I don’t feel a degree in management qualifies a person to lead an organization, a team, a project, or is the basis for leadership competency in any area. As you may be aware, the Gallup Poll every year says that 70% of the corporate work force is either disengaged or actively disengaged. That costs American companies over $500 billion, this 70% that is not really functioning. What have we done as leaders? We have created that culture because we don’t lead. We don’t set good examples. We don’t understand what a musical conductor knows; that is, how to build an ensemble of excellence, how to build a high-functioning culture, how to create the synergy of the common vision. The vision belongs to the leader. The execution belongs to the team.
Stephen Covey also writes about beginning with the end in mind. The transformational leader is able to define the quantifiable results. Here is our vision. Here are our specific accomplishments. Here are the goals we are going to achieve. Then they get out of the way. They understand that we lead people. We manage money, time, projects. We manage things. We lead people. There is a distinct difference in these.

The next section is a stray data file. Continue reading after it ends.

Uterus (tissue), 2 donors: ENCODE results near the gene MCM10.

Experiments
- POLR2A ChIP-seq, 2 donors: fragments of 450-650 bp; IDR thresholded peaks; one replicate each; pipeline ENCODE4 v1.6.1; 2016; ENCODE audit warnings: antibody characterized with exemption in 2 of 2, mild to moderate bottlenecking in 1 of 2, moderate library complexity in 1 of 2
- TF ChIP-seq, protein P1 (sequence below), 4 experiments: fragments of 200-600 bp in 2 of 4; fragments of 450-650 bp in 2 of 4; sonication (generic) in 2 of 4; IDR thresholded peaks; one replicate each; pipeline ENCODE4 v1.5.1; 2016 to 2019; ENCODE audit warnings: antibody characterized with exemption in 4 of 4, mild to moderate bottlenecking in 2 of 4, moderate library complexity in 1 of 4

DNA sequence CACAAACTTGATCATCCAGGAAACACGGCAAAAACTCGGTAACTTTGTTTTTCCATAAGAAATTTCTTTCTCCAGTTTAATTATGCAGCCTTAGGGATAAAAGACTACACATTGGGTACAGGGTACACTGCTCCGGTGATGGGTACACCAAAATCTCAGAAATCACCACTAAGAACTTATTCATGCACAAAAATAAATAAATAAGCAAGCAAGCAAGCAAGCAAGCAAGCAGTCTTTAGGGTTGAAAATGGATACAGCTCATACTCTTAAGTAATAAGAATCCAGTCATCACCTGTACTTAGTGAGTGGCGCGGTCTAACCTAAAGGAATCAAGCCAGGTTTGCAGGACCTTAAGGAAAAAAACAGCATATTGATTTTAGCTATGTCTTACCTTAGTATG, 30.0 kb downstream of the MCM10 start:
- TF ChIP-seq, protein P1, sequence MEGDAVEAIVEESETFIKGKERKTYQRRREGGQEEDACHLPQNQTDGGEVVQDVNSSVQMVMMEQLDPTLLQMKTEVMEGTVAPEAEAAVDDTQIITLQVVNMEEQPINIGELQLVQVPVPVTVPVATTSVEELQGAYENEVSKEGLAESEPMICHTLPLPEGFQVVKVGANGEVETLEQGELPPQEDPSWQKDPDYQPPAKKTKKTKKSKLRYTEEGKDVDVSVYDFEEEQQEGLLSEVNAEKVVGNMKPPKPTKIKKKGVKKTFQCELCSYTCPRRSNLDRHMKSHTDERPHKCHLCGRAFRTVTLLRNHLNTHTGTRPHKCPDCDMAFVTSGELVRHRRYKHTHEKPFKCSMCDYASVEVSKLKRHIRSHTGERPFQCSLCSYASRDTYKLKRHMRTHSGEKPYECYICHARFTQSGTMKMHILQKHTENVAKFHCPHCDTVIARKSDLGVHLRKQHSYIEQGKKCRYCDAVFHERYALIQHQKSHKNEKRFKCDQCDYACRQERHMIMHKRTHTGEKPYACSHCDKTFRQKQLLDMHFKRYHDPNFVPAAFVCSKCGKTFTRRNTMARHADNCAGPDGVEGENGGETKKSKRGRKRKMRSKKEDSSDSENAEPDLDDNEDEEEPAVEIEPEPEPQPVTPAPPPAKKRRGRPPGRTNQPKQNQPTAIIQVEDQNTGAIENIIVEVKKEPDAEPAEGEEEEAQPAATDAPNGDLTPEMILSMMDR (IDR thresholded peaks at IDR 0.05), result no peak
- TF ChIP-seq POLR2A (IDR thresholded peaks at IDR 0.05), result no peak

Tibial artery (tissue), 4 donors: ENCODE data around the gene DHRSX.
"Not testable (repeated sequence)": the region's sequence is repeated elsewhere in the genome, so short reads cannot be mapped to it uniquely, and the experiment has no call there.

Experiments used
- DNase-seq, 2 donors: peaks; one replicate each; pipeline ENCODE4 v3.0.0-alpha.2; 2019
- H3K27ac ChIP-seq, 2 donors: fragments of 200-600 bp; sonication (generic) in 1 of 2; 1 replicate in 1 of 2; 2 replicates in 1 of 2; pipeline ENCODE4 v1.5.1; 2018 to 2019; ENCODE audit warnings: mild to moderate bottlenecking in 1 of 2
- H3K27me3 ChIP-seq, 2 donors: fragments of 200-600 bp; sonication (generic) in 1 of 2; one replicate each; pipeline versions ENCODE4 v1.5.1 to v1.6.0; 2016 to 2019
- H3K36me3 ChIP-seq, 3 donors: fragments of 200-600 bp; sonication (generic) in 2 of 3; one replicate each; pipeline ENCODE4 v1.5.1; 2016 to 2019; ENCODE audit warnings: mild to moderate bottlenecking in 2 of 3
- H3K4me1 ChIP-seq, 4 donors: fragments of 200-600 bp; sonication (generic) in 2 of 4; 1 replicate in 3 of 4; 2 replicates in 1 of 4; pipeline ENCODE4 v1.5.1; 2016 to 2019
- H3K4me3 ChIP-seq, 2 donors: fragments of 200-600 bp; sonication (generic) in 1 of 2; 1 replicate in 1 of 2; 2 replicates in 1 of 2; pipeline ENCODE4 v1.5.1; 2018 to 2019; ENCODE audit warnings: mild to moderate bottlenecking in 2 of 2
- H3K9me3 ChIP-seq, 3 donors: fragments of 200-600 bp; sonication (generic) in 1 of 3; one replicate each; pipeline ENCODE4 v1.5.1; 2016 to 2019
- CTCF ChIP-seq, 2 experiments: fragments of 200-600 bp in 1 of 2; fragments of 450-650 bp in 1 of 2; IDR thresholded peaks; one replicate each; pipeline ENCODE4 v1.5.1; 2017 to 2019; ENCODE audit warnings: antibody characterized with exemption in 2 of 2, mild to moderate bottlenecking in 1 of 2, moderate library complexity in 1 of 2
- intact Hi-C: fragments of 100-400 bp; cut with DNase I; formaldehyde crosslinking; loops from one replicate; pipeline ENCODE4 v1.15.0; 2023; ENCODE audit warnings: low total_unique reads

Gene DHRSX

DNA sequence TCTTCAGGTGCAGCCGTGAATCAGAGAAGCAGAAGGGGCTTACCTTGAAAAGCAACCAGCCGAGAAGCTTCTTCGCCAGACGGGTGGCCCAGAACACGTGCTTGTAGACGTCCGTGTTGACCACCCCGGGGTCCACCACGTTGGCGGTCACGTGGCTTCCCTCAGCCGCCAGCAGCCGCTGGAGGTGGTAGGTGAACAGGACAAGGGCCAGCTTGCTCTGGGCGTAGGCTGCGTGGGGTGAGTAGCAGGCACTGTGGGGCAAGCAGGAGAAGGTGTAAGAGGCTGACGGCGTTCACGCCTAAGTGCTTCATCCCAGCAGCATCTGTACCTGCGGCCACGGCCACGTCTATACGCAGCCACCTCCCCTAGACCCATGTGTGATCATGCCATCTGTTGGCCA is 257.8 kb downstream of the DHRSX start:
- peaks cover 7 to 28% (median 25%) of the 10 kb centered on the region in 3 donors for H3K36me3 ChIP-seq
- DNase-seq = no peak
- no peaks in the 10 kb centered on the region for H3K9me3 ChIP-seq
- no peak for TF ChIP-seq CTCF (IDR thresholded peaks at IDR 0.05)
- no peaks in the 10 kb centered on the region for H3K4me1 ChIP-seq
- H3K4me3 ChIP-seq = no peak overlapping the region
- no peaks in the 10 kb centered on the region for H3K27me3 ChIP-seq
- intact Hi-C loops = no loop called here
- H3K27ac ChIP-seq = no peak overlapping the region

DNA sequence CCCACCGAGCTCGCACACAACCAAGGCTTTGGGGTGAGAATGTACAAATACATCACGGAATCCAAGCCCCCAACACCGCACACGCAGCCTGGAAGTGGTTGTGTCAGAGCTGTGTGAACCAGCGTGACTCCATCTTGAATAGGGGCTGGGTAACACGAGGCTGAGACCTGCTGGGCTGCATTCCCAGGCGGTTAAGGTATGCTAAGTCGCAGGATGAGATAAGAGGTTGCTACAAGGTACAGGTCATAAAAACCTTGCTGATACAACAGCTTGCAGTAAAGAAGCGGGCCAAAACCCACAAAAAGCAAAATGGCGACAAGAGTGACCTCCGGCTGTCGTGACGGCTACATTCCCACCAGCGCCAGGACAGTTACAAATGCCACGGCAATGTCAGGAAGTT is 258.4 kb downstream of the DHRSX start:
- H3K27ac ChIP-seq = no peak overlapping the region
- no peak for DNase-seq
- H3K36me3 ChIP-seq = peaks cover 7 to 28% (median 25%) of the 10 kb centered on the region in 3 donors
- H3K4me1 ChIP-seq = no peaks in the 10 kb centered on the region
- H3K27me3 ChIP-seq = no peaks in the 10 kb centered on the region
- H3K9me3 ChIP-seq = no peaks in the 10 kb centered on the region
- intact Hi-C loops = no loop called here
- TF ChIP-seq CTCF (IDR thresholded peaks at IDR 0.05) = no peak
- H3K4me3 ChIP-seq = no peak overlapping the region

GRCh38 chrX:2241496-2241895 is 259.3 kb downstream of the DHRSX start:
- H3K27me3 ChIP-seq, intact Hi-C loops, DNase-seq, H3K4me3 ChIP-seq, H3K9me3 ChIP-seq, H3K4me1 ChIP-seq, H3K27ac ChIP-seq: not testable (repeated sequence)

Let’s do a comparison between the leader and the manager. When you look at the page where this is transcribed, you will see a chart. On the left, it says “Topic.” On the right, there is a “Leader” column and a “Manager” column.
The first topic is “Style.” The leader is transformational, and the manager is transactional.
The topic is direction. The leader engages, and the manager demands.
Conflict: Leader addresses conflict, and the manager avoids conflict.
Risk: The leader takes risks and encourages risk-taking, and the manager avoids risks.
Affirmations: The leader gives affirmations, and the manager takes affirmations.
Concern: The leader helps others to be right. It’s more important that others be right than the leader be right. The manager must be right.